- Although it’s not the most typical of Soul models, 2013 Soul owners find it extremely annoying. Hearing loud knocking or ticking noises emanating from the engine is not enjoyable. The Kia Soul has yet another problem with its engine.
- spinning while clicking
- The 2012 Soul’s clunking sounds when turning were a problem for owners. This is unquestionably a body integrity issue that Kia overlooked.
This question’s solution is more complex than you might think. Let’s examine the distinctions between gasoline and diesel engines as well as the precise number of spark plugs that a diesel engine truly has.
One of the most dependable Kia Soul generations was the second one ever produced. A adaptable, reasonably priced, and all-around useful compact SUV is the 2011 Soul. Car Complaints awarded the 2011 Soul a “Pretty Good” Seal of Approval for dependability, stating that it is “pleasant to drive, roomy, and trustworthy.”
The 2018 Soul features a huge luggage area, a roomy interior, a nimble turbocharged engine, and top-notch reliability ratings. In fact, the 2018 Soul received a fantastic Quality & Reliability score from J.D. Power of 84 out of 100.
The Kia Soul made a victorious comeback the following year with its 2019 year model. The 2019 Kia Soul received praise for its smooth ride, great utility, and respectable fuel efficiency. You may put your reliability concerns to rest because the 2019 Kia Soul received a reliability rating of 4 out of 5.
Get a Curated List of the Best Used Cars Near You
The simplest way to purchase a car is using the CoPilot auto shopping app. You may create a customized list of the top car listings in your area by telling us what you’re looking for, and we’ll search the inventories of every dealership in your area.
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What are the Kia Soul’s most frequent issues?
The quirky, boxy Kia Soul has outlasted its cubic rivals from the 2010s, including the Nissan Cube, Scion xB, and Honda Element. This is likely due to the fact that it will be remade in 2022.
Blowing the engine, engine knocking, cruise control surge, and engine failure are the Kia Soul’s most frequent issues.
Here are some tips on how to spot these issues, what you can do to avoid them, and how much it will cost to cure them.
Check out our in-depth article on the Kia Soul’s durability as well!
If you’re looking for a used Soul, keep an eye out for these difficulties because the Soul has had dependability issues, especially with the mid-2010s versions.
Which Kia models are subject to a recall?
Despite the fact that there have been four recalls for other model Kia Souls and more than eight million Kias and Hyundais in total have been recalled in recent years due to a fire risk, according to Kia and the National Highway Traffic Safety Administration or NHTSA, the 2019 Kia Soul model the Carlton family was driving has no abnormal fire danger and no open recalls.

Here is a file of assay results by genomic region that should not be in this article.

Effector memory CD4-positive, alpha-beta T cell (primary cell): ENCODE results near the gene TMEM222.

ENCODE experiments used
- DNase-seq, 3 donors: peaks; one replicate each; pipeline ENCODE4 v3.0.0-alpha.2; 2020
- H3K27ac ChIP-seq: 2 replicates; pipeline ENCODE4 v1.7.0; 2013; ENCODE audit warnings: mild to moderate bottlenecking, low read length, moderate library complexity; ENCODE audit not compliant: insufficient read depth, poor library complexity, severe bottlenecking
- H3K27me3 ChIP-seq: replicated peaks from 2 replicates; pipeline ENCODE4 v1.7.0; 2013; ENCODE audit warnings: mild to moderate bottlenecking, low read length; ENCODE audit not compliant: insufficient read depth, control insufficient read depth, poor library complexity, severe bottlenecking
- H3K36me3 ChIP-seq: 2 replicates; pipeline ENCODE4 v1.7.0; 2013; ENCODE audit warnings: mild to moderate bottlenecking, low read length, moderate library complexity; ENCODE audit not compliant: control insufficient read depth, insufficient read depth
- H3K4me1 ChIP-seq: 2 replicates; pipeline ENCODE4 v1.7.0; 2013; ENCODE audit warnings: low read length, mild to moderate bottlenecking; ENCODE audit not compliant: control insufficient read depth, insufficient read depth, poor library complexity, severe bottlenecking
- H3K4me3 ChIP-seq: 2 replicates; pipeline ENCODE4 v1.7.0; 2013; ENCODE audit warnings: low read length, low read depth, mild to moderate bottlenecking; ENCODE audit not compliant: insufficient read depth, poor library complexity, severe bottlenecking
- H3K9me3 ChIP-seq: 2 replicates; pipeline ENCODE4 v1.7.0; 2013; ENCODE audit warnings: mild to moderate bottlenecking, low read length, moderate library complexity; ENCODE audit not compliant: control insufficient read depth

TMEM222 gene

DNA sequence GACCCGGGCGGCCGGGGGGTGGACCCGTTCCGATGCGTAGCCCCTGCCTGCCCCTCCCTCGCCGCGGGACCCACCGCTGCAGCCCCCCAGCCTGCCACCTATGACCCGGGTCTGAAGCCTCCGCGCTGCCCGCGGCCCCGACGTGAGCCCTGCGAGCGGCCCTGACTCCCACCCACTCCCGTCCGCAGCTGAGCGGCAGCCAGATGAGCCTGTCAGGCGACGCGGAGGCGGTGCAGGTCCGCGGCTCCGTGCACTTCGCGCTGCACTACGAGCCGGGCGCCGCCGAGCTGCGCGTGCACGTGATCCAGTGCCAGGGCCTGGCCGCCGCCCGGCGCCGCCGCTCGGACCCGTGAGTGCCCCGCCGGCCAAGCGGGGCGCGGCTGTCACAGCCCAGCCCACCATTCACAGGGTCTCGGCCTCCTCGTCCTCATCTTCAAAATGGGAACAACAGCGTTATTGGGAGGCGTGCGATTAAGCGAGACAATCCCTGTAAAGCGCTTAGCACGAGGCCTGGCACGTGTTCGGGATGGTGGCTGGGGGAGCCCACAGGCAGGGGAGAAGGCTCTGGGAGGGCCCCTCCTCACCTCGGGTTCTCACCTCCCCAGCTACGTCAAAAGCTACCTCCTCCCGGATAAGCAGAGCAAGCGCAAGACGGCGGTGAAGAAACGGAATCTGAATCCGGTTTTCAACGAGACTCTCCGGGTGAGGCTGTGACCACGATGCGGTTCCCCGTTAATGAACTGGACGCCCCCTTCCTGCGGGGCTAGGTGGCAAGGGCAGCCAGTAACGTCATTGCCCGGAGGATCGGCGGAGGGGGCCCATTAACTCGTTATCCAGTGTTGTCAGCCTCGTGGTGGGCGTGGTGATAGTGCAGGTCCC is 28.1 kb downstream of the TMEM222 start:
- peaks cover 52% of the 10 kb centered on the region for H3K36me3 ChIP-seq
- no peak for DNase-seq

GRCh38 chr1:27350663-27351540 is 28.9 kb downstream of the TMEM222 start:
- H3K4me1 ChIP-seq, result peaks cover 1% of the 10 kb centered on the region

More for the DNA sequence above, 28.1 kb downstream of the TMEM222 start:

“And ultimately, according to Michael Brooks of the Center for Auto Safety, it comes down to the reality that these engines are bad across a significant number of Hyundai and Kia models.
For four years, Channel 2 Investigates has been exploring the risks of fire in Kias and Hyundais.
The Carltons were persuaded to come out following one of those investigations and an interview with Ginger Evans, a resident of Blue Ridge, Georgia, after her 2021 Soul caught fire.
“And I consider the idea that someone’s loved one would have to pass away because, Kia, are they really taking this seriously? said Ginger Evans.
“We are the family that was tragically affected by one of these car fires and lost a loved one. Then I would beg. If I could, please. Repair these cars, said Robert Carlton.
Gray brought the Carlton’s concerns to U.S. Senator Ed Markey in the nation’s capital.
“Markey argued that we cannot have a federal agency that acts as a lapdog rather than a watchdog.
Markey authored a bill that was passed into law last year and calls for automakers to transmit faulty data more quickly.
“We need better information and greater administration from NHTSA, said Markey, because these family members were in a car that caught fire and had many similarities to prior incidents this manufacturer had to deal with.
The Center for Auto Safety was the first to contact NHTSA regarding the risks associated with Kia fire safety. When Jordan picked up his rental automobile, its interim executive director Michael Brooks claims he had no way of knowing there would be a risk.
“There is literally no way for that person to know when they enter the rental facility that they will be receiving a car that may be hazardous, according to Brooks.